Minister for Climate Change and Energy Chris Bowen opened consultation on the National Energy Performance Strategy. The Government is seeking feedback on measures to ease the pressure on energy bills, reduce emissions, and improve energy reliability.

State Developments

The SA Government released a new timetable and proposed items for inclusion in the next stages of its single-use plastics ban. Legislation for the next elements of the ban will be introduced in three stages over the next three years, with consultation on the first stage of the ban set to open in February 2023.

The ACT Government announced plans to introduce a new minimum energy efficiency standard for rental properties in the Territory from April 2023, with a phase in period to November 2026. The new standard will require rentals to have insulation installed or upgraded to R5 if ceiling insulation does not exist or is rated less than R2.


Federal Developments

The Federal Government awarded $18 million among 12 projects under the first round of the Emerging Aviation Technology Partnerships (EATP) program, in an aim to encourage the take-up of emerging aviation technology in Australia. Many of the projects awarded funding will focus on drone technology.

State Developments

The NSW Parliament passed legislation establishing a shared equity scheme that will see the State Government contribute an equity share of up to 40 per cent for a new home or up to 30 per cent for an existing home purchased by eligible buyers. Those eligible for the scheme include first home buyer teachers, nurses, police officers, single parents and singles over age 50.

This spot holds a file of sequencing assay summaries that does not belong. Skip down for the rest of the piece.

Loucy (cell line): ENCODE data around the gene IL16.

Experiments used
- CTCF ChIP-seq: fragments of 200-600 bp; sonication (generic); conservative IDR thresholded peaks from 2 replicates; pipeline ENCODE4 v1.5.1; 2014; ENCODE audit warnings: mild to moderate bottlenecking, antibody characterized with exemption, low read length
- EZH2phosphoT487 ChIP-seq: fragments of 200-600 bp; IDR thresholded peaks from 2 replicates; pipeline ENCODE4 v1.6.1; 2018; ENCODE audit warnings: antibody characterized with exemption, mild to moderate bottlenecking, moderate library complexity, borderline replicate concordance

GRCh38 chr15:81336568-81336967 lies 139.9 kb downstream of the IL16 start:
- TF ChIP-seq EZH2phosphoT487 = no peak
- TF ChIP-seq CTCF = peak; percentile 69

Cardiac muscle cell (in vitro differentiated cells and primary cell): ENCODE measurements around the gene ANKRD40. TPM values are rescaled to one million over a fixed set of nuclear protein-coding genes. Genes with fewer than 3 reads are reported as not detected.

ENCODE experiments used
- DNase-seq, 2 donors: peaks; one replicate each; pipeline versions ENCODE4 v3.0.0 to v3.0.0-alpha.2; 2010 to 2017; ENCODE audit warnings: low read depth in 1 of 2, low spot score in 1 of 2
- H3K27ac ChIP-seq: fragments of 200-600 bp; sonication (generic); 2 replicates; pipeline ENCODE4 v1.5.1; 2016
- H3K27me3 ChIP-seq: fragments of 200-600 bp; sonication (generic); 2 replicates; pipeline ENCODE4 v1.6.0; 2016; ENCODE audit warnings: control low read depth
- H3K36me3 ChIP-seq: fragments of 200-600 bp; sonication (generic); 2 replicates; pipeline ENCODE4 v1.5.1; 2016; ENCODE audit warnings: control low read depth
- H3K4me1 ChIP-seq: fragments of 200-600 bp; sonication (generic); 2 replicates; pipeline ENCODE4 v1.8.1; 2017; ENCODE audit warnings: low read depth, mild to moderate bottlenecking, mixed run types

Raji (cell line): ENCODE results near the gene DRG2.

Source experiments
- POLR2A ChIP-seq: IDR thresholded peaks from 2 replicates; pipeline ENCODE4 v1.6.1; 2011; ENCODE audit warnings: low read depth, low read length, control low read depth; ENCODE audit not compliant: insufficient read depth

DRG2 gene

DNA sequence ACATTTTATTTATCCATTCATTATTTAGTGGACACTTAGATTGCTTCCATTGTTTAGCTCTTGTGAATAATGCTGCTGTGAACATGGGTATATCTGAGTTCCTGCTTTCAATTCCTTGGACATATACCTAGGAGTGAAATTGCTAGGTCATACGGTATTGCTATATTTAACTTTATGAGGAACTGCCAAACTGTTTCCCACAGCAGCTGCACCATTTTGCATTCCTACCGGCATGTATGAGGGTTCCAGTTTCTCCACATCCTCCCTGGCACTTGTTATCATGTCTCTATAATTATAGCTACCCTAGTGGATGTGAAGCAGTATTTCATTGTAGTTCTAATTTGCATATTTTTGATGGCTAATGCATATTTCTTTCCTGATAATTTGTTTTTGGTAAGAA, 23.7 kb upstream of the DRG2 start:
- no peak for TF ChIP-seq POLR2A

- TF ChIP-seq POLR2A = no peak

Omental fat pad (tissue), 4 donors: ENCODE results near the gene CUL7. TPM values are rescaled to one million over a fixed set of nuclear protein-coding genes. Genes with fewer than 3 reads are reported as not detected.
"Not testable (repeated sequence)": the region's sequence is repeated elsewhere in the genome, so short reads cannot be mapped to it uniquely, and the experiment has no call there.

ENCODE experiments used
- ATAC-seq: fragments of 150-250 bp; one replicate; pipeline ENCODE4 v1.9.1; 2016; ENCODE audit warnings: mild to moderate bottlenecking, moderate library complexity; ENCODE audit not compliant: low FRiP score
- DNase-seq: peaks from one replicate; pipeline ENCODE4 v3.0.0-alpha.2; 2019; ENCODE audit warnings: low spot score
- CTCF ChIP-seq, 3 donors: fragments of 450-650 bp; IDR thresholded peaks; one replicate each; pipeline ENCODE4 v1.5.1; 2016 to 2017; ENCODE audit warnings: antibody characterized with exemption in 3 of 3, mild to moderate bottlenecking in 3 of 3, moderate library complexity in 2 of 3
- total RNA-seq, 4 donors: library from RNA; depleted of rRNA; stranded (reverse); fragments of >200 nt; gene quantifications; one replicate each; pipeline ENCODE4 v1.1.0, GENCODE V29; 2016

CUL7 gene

Also in NSW Parliament, the State Government introduced the Point to Point Transport (Taxis and Hire Vehicles) Amendment Bill 2022 into Parliament, which will provide a $905 million assistance package to taxi licence holders in NSW and complete the deregulation of the NSW Point to Point industry.

The Tasmanian Government indicated that tomorrow it will open an Expressions of Interest process for proposals to partner with the Government to build over 200 new social housing residences as part of the State’s Community Housing Growth Program.


Federal Developments

The Fair Work Commission committed to increasing the minimum wages for aged care workers in direct care roles by at least 15 per cent under a union-initiated work value case. The Commission also announced a possible further increase in wages for these workers, as well as a potential pay rise for aged care administrative and support staff.

The Federal Government invested $16.4 million to establish targeted Endometriosis and Pelvic Pain GP Clinics which aim to improve women’s access to specialised support in primary healthcare settings. Throughout November the Federal Government, in collaboration with Primary Health Networks, will identify General Practices with strong experience in managing women’s health to become specialised clinics.

State Developments

ACT Minister for Mental Health Emma Davidson confirmed the ACT Residential Centre for eating disorders will be built in Coombs and indicated a tender for the construction of the Centre will be released in the coming weeks. The Centre is due to be completed in 2023-24.


Back to articles